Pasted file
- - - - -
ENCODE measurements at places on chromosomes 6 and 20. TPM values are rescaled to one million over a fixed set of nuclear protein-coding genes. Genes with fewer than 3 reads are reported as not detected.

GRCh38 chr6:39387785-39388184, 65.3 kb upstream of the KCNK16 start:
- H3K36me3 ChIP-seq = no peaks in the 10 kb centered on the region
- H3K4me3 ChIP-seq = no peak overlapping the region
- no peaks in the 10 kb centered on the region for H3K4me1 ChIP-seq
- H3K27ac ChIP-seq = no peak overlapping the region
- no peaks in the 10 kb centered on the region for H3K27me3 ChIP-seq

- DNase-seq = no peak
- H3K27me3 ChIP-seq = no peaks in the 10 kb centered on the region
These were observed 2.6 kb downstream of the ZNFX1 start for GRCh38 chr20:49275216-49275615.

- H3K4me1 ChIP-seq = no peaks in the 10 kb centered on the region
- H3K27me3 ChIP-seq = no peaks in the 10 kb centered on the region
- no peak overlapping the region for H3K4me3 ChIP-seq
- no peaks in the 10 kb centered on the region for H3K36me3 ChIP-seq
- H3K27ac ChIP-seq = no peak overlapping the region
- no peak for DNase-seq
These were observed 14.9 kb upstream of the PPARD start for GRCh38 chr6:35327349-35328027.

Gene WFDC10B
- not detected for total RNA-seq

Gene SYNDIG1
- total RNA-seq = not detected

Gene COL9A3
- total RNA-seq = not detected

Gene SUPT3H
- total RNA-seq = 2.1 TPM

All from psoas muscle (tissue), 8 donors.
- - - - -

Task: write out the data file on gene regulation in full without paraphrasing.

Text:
ENCODE measurements at places on chromosomes 6 and 20. TPM values are rescaled to one million over a fixed set of nuclear protein-coding genes. Genes with fewer than 3 reads are reported as not detected.

GRCh38 chr6:39387785-39388184, 65.3 kb upstream of the KCNK16 start:
- H3K36me3 ChIP-seq = no peaks in the 10 kb centered on the region
- H3K4me3 ChIP-seq = no peak overlapping the region
- no peaks in the 10 kb centered on the region for H3K4me1 ChIP-seq
- H3K27ac ChIP-seq = no peak overlapping the region
- no peaks in the 10 kb centered on the region for H3K27me3 ChIP-seq

- DNase-seq = no peak
- H3K27me3 ChIP-seq = no peaks in the 10 kb centered on the region
These were observed 2.6 kb downstream of the ZNFX1 start for GRCh38 chr20:49275216-49275615.

- H3K4me1 ChIP-seq = no peaks in the 10 kb centered on the region
- H3K27me3 ChIP-seq = no peaks in the 10 kb centered on the region
- no peak overlapping the region for H3K4me3 ChIP-seq
- no peaks in the 10 kb centered on the region for H3K36me3 ChIP-seq
- H3K27ac ChIP-seq = no peak overlapping the region
- no peak for DNase-seq
These were observed 14.9 kb upstream of the PPARD start for GRCh38 chr6:35327349-35328027.

Gene WFDC10B
- not detected for total RNA-seq

Gene SYNDIG1
- total RNA-seq = not detected

Gene COL9A3
- total RNA-seq = not detected

Gene SUPT3H
- total RNA-seq = 2.1 TPM

All from psoas muscle (tissue), 8 donors.